Jupiter is the fifth planet from the Sun and the largest of the Solar System, easily perceptible with the unaided eye. Jupiter can be seen around 4.45 am (IST) over the southeast horizon at the beginning of the month, and quickly becomes a bright and noticeable morning planet.

Jupiter’s disk offers the backyard astronomer a wealth of ever-changing detail that can be seen in almost any telescope. Bright zones and dark belts vary in strength and change position slightly. Jupiter’s most famous single feature is the Great Red Spot, a vast and turbulent eddy located just below the south equatorial belt that has been observed for at least 300 years. A telescope or binocular lets you experience the famous Galilean moons of Jupiter. This is the other planet which can be seen effortlessly in the morning sky which is located close to Mars. This planet has been considered to be the biggest planet in the Solar System.

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With the assistance of an astronomical telescope, one can undoubtedly notice the perceptibility of four satellites, namely Io, Europa, Ganymede and Callisto. On July 14, this planet reaches opposition with utmost accuracy and shall be the best time to see to this planet throughout the night.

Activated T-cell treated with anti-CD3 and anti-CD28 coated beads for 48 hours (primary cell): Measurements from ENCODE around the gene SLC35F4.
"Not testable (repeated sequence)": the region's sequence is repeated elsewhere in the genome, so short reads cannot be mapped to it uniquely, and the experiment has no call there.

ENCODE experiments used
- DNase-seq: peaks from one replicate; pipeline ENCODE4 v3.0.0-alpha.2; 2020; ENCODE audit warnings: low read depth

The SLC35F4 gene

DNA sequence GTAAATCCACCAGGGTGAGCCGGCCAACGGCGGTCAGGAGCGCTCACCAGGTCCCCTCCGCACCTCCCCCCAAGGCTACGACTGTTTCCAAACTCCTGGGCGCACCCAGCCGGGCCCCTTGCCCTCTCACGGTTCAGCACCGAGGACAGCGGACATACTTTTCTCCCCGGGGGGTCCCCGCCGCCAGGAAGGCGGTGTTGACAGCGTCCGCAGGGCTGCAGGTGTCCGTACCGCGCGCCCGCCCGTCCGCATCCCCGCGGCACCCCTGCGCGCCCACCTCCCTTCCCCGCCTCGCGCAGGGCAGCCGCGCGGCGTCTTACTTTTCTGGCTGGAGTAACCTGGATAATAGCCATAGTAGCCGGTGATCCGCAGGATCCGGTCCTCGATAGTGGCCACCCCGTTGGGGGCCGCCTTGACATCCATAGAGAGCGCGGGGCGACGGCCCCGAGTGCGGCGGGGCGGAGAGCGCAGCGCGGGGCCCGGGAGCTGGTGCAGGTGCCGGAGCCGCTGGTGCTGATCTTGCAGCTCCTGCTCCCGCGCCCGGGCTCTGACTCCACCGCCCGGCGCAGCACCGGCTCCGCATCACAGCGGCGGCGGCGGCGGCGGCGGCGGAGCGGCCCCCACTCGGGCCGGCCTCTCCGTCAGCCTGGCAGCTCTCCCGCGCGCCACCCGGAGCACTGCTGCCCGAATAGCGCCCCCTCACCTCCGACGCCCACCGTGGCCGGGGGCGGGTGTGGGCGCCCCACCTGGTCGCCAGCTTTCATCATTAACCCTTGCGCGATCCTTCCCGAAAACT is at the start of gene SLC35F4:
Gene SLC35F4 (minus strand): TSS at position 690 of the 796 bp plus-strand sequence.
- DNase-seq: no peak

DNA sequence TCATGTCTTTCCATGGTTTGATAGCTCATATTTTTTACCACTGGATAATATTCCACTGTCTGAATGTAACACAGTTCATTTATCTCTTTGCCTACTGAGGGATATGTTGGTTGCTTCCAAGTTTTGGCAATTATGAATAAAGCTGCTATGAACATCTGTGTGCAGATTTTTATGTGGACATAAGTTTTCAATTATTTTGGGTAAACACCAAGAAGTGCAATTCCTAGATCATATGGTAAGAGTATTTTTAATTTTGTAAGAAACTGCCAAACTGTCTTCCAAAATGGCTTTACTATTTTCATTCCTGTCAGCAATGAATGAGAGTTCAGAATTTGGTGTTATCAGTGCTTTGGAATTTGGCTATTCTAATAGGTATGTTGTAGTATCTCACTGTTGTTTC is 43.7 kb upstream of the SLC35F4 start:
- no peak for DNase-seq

Saturn is regarded to the most gorgeous planet in the solar system, which is popularly referred by the sobriquet “King of Planets.” On July 20, this planet reaches opposition with utmost accuracy and is the right time to see to this gorgeous planet. At around 4.30 am in March, it can be clearly noticed in the south-eastern direction. Saturn’s rings are well-known and were explored in great detail by the Voyager missions.

Saturn’s rings, an unmitigated, disc-like, effortlessly conspicuous with even a small telescope, which envelops Saturn. Saturn rises at about 1.30 am (IST) and will be visible throughout the morning sky, will be high over the western horizon during sunrise. Saturn is approximately between these two first magnitude stars, and slightly brighter. Saturn is probably the most memorable sight in a telescope you can have. Kindly note, the magnitude of Venus is -4, Jupiter is -2.1 and Saturn is 0.7 and these planets can be seen in single constellation, Sagittarius.

If the magnitude is negative, the planet exhibits maximum brightness. Remember that, Mars, Jupiter and Saturn can be noticed between the constellations — Capricorn and Sagittarius.

Enjoy watching these four dominating planets in March. These planets can be seen through naked eyes avoiding the sophistication. Telescopes for planet watching need sturdy mountings and high-quality optics. Most observers use powers of 200x or less, due to unsettled seeing. Also useful are coloured filters, which accentuate specific features on planets. So it is the high time for the amateur astronomers and sky-gazers to fix the stares in the morning and night sky to witness these planets. Also, it is the best time to accomplish astrophotography by capturing these giant planets. Enjoy this and spread the awareness of Observational Astronomy.